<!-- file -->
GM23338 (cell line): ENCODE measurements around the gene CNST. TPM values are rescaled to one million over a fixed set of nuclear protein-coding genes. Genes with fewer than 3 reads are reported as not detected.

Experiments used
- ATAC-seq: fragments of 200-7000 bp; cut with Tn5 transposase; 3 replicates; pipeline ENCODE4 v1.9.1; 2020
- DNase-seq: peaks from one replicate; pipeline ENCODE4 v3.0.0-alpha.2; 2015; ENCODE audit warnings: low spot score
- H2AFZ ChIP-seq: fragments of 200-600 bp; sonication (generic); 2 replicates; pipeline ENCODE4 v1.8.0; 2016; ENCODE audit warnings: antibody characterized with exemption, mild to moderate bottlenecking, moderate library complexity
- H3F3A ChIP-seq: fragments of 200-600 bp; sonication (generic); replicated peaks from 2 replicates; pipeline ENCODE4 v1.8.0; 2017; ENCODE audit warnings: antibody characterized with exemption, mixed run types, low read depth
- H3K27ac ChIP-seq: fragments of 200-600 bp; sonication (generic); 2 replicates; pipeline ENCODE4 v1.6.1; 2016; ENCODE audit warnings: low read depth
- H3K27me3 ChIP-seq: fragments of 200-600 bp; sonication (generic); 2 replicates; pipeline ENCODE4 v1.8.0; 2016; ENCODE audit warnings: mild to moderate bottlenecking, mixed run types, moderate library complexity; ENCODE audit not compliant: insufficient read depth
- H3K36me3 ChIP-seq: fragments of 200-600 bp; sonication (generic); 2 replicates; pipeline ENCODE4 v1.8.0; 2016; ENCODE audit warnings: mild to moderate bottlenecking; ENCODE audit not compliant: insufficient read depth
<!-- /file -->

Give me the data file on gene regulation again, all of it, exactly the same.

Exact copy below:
GM23338 (cell line): ENCODE measurements around the gene CNST. TPM values are rescaled to one million over a fixed set of nuclear protein-coding genes. Genes with fewer than 3 reads are reported as not detected.

Experiments used
- ATAC-seq: fragments of 200-7000 bp; cut with Tn5 transposase; 3 replicates; pipeline ENCODE4 v1.9.1; 2020
- DNase-seq: peaks from one replicate; pipeline ENCODE4 v3.0.0-alpha.2; 2015; ENCODE audit warnings: low spot score
- H2AFZ ChIP-seq: fragments of 200-600 bp; sonication (generic); 2 replicates; pipeline ENCODE4 v1.8.0; 2016; ENCODE audit warnings: antibody characterized with exemption, mild to moderate bottlenecking, moderate library complexity
- H3F3A ChIP-seq: fragments of 200-600 bp; sonication (generic); replicated peaks from 2 replicates; pipeline ENCODE4 v1.8.0; 2017; ENCODE audit warnings: antibody characterized with exemption, mixed run types, low read depth
- H3K27ac ChIP-seq: fragments of 200-600 bp; sonication (generic); 2 replicates; pipeline ENCODE4 v1.6.1; 2016; ENCODE audit warnings: low read depth
- H3K27me3 ChIP-seq: fragments of 200-600 bp; sonication (generic); 2 replicates; pipeline ENCODE4 v1.8.0; 2016; ENCODE audit warnings: mild to moderate bottlenecking, mixed run types, moderate library complexity; ENCODE audit not compliant: insufficient read depth
- H3K36me3 ChIP-seq: fragments of 200-600 bp; sonication (generic); 2 replicates; pipeline ENCODE4 v1.8.0; 2016; ENCODE audit warnings: mild to moderate bottlenecking; ENCODE audit not compliant: insufficient read depth